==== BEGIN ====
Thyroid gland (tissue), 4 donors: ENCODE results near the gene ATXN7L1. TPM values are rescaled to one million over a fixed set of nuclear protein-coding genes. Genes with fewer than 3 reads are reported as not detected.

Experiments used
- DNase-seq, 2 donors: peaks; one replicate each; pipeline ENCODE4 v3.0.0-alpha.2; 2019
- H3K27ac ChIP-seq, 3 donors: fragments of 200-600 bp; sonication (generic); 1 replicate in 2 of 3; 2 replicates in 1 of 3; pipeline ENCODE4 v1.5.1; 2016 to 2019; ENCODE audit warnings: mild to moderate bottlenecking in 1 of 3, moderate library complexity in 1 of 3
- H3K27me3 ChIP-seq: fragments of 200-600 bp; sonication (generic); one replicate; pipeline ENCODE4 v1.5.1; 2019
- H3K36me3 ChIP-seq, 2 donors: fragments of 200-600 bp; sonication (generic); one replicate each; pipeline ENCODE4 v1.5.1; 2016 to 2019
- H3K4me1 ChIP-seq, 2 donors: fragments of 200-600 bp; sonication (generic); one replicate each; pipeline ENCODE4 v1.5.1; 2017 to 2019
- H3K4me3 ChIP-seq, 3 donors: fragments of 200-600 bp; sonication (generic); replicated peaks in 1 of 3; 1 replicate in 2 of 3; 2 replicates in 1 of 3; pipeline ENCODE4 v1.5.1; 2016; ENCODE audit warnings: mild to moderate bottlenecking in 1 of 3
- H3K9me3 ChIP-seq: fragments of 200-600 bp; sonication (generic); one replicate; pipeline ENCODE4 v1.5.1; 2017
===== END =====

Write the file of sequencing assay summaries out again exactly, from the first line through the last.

Thyroid gland (tissue), 4 donors: ENCODE results near the gene ATXN7L1. TPM values are rescaled to one million over a fixed set of nuclear protein-coding genes. Genes with fewer than 3 reads are reported as not detected.

Experiments used
- DNase-seq, 2 donors: peaks; one replicate each; pipeline ENCODE4 v3.0.0-alpha.2; 2019
- H3K27ac ChIP-seq, 3 donors: fragments of 200-600 bp; sonication (generic); 1 replicate in 2 of 3; 2 replicates in 1 of 3; pipeline ENCODE4 v1.5.1; 2016 to 2019; ENCODE audit warnings: mild to moderate bottlenecking in 1 of 3, moderate library complexity in 1 of 3
- H3K27me3 ChIP-seq: fragments of 200-600 bp; sonication (generic); one replicate; pipeline ENCODE4 v1.5.1; 2019
- H3K36me3 ChIP-seq, 2 donors: fragments of 200-600 bp; sonication (generic); one replicate each; pipeline ENCODE4 v1.5.1; 2016 to 2019
- H3K4me1 ChIP-seq, 2 donors: fragments of 200-600 bp; sonication (generic); one replicate each; pipeline ENCODE4 v1.5.1; 2017 to 2019
- H3K4me3 ChIP-seq, 3 donors: fragments of 200-600 bp; sonication (generic); replicated peaks in 1 of 3; 1 replicate in 2 of 3; 2 replicates in 1 of 3; pipeline ENCODE4 v1.5.1; 2016; ENCODE audit warnings: mild to moderate bottlenecking in 1 of 3
- H3K9me3 ChIP-seq: fragments of 200-600 bp; sonication (generic); one replicate; pipeline ENCODE4 v1.5.1; 2017